Article Text

other Versions

PDF
Original article
XIAP variants in male Crohn's disease
  1. Yvonne Zeissig1,2,3,
  2. Britt-Sabina Petersen3,
  3. Snezana Milutinovic4,
  4. Esther Bosse1,
  5. Gabriele Mayr3,
  6. Kenneth Peuker1,
  7. Jelka Hartwig1,
  8. Andreas Keller5,
  9. Martina Kohl2,
  10. Martin W Laass6,
  11. Susanne Billmann-Born3,
  12. Heide Brandau7,
  13. Alfred C Feller8,
  14. Christoph Röcken9,
  15. Martin Schrappe2,
  16. Philip Rosenstiel3,
  17. John C Reed4,
  18. Stefan Schreiber1,3,
  19. Andre Franke3,
  20. Sebastian Zeissig1
  1. 1Department of Internal Medicine I, University Medical Center Schleswig-Holstein, Kiel, Germany
  2. 2Department of General Pediatrics, University Medical Center Schleswig-Holstein, Kiel, Germany
  3. 3Institute of Clinical Molecular Biology, Christian-Albrechts-University of Kiel, Kiel, Germany
  4. 4Sanford-Burnham Medical Research Institute, La Jolla, California, USA
  5. 5Clinical Bioinformatics, Saarland University, Saarbrücken, Germany
  6. 6Children's Hospital, Medical Faculty Carl Gustav Carus, Technische Universität Dresden, Germany
  7. 7Department of General Pediatrics, University Medical Center Schleswig-Holstein, Lübeck, Germany
  8. 8Institute of Pathology, University Medical Center Schleswig-Holstein, Lübeck, Germany
  9. 9Institute of Pathology, University Medical Center Schleswig-Holstein, Kiel, Germany
  1. Correspondence to Dr Sebastian Zeissig, Department of Internal Medicine I, University Medical Center Schleswig-Holstein, Kiel, Schittenhelmstr. 12, Kiel 24105, Germany; szeissig{at}1med.uni-kiel.de and Dr Andre Franke, Institute of Clinical Molecular Biology, Christian-Albrechts-University of Kiel, Schittenhelmstr. 12, 24105 Kiel, Germany; a.franke{at}mucosa.de

Abstract

Objective The genetic basis of inflammatory bowel disease (IBD) is incompletely understood. The aim of this study was to identify rare genetic variants involved in the pathogenesis of IBD.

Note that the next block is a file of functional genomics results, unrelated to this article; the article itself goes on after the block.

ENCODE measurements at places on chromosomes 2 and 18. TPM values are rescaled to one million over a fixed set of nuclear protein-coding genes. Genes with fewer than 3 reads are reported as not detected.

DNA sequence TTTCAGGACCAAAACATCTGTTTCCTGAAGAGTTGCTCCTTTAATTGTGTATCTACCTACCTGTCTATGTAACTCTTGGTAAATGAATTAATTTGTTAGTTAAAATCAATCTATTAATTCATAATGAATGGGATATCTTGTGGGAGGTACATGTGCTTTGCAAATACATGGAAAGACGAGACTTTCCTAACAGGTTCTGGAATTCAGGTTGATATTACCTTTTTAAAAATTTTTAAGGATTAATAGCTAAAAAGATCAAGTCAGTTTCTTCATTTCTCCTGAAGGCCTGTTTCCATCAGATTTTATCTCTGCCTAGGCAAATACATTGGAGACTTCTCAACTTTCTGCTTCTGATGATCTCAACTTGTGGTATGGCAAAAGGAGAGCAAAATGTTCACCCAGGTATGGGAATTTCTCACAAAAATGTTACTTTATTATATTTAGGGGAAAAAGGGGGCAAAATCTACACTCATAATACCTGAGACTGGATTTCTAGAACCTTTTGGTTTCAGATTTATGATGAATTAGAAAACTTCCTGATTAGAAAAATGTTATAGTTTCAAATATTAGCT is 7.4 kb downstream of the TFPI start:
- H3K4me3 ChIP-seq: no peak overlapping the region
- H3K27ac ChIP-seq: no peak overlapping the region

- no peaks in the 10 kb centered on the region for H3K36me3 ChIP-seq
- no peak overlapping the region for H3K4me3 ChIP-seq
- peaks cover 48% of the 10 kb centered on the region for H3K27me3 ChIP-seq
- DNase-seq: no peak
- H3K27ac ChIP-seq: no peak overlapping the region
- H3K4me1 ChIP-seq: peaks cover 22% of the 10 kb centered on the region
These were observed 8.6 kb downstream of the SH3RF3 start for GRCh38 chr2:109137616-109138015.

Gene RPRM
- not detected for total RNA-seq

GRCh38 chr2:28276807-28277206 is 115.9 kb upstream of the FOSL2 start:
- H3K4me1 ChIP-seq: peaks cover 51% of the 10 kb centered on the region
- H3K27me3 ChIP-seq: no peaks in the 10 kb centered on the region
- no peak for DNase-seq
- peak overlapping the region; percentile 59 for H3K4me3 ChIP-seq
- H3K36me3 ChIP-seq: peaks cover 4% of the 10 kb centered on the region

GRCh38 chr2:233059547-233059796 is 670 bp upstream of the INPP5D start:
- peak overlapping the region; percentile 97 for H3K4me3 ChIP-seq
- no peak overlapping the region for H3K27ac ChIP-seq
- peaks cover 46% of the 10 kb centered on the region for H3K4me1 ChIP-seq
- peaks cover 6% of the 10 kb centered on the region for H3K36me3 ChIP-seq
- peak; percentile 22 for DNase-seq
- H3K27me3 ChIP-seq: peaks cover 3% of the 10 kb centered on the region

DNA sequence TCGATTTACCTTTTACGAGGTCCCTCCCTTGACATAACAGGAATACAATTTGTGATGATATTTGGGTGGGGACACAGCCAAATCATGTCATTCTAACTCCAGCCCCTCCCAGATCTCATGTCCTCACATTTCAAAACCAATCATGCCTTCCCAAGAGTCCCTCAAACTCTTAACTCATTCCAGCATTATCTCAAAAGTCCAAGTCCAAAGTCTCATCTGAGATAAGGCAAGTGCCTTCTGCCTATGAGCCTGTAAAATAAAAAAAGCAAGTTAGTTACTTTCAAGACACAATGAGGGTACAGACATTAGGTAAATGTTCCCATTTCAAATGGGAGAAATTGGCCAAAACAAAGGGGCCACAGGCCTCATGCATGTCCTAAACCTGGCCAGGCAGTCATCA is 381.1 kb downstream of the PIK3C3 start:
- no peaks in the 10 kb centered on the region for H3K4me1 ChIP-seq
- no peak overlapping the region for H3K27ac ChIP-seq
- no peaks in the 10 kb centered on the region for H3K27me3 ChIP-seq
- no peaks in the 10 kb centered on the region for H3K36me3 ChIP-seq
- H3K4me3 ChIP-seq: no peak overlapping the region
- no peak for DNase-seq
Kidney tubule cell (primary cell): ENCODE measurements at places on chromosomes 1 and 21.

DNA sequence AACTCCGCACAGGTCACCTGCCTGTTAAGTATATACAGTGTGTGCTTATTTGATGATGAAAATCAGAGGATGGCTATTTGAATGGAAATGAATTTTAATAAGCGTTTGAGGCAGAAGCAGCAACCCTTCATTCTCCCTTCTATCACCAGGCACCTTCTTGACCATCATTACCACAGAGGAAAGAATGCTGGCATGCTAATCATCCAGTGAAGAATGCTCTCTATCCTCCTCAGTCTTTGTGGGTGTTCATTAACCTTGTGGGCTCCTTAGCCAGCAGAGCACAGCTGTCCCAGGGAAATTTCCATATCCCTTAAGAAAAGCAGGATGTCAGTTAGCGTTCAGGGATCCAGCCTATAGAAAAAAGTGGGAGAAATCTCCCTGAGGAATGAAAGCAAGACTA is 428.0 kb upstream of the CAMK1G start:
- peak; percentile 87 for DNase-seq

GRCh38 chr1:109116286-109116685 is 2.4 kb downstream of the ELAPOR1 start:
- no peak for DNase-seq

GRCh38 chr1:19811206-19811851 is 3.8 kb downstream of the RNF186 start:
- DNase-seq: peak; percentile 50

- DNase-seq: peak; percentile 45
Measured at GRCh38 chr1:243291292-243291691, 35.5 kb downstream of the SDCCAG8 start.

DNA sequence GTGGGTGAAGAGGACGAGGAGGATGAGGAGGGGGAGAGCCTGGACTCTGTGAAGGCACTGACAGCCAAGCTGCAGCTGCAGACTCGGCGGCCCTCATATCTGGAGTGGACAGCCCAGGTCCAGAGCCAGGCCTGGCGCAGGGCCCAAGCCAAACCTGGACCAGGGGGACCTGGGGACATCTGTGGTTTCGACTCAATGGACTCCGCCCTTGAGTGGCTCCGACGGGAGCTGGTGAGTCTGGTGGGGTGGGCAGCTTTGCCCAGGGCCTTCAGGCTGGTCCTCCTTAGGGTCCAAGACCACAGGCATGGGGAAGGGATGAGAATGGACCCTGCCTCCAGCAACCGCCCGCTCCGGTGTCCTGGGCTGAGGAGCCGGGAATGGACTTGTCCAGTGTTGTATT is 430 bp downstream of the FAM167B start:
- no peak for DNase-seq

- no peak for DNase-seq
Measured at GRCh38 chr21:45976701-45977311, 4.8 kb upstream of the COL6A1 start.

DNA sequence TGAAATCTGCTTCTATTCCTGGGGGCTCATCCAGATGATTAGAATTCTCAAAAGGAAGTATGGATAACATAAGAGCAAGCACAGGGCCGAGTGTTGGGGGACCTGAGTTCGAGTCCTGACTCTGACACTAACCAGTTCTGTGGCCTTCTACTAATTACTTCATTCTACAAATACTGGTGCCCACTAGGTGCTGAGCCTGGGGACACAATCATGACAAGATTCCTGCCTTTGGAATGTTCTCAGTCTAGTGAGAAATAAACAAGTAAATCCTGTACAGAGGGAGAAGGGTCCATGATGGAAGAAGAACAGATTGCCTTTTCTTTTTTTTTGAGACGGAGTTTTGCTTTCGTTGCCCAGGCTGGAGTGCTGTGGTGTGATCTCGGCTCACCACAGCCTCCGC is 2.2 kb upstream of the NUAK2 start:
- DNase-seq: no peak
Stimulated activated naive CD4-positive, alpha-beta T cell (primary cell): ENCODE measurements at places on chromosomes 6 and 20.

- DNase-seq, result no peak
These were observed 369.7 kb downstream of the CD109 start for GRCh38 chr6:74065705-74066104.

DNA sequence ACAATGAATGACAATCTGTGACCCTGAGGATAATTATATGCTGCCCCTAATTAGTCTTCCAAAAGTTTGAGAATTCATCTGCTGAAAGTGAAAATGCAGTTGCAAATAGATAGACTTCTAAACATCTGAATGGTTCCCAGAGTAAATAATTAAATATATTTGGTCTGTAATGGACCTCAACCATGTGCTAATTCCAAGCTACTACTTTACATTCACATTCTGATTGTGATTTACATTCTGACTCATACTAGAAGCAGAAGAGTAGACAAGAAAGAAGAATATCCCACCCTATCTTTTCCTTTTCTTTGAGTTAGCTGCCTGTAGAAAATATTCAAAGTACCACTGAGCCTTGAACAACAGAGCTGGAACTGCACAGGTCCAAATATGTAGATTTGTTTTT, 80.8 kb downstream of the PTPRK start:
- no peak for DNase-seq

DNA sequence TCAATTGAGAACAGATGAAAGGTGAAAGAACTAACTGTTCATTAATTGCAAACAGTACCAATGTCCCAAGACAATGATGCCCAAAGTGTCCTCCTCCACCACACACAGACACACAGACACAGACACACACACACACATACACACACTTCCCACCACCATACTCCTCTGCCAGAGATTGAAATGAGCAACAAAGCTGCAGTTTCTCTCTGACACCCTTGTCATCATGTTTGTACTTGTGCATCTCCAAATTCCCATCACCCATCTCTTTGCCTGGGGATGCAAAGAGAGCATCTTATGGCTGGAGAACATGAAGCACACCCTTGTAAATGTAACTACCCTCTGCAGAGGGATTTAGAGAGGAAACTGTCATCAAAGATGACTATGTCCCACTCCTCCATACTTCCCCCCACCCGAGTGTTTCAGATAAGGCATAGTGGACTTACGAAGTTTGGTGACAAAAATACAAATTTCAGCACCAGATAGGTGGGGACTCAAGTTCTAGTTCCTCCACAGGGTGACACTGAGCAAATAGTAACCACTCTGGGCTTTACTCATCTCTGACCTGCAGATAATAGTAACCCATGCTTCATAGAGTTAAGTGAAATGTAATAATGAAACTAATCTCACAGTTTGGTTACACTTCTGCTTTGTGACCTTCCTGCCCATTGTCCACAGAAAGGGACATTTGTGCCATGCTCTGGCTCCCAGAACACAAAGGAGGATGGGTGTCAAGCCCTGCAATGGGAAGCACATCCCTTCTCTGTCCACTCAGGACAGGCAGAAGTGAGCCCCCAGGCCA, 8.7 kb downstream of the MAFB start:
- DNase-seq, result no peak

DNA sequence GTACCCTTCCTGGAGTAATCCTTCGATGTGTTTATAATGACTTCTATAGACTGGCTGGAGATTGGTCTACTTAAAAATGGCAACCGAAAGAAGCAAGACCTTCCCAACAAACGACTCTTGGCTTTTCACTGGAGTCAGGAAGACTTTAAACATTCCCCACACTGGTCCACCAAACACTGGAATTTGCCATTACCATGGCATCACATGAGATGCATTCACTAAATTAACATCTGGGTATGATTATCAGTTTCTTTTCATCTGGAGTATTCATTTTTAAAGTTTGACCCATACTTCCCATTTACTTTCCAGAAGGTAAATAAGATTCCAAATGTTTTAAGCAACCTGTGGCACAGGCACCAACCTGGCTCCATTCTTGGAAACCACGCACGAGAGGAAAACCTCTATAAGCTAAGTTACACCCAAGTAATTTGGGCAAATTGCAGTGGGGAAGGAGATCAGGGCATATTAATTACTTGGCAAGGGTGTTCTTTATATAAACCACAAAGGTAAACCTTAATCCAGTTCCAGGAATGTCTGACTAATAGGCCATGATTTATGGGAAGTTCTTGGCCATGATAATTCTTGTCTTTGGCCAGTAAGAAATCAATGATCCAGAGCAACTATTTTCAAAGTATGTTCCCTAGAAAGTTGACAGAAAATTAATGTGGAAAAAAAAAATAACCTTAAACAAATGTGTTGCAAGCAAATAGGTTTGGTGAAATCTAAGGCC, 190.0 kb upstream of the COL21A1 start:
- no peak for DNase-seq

Design Exome sequencing and immunological profiling were performed in a patient with early onset Crohn's disease (CD). The coding region of the gene encoding X-linked inhibitor of apoptosis protein (XIAP) was sequenced in samples of 275 paediatric IBD and 1047 adult-onset CD patients. XIAP genotyping was performed in samples of 2680 IBD patients and 2864 healthy controls. Functional effects of the variants identified were investigated in primary cells and cultured cell lines.

Results Our results demonstrate the frequent occurrence of private variants in XIAP in about four percent of male patients with paediatric-onset CD. While XIAP mutations are known to be associated with the primary immunodeficiency (PID) X-linked lymphoproliferative disease type 2 (XLP2), CD patients described here exhibited intestinal inflammation in the absence of XLP2 and harboured a spectrum of mutations partially distinct from that observed in XLP2. The majority of XIAP variants identified was associated with a selective defect in NOD1/2 signalling, impaired NOD1/2-mediated activation of NF-κB, and altered NF-κB-dependent cytokine production.

Conclusions This study reveals the unanticipated, frequent occurrence of XIAP variants in male paediatric-onset CD. The link between XIAP and NOD1/2, and the association of XIAP variants with XLP2, support the concept of PID in a subset of IBD patients. Moreover, these studies provide a rationale for the implementation of XIAP sequencing in clinical diagnostics in male patients with severe CD.

  • Gene Mutation
  • GUT Inflammation
  • IBD
  • Immunodeficiency
  • Crohn's Disease

Statistics from Altmetric.com

Request permissions

If you wish to reuse any or all of this article please use the link below which will take you to the Copyright Clearance Center’s RightsLink service. You will be able to get a quick price and instant permission to reuse the content in many different ways.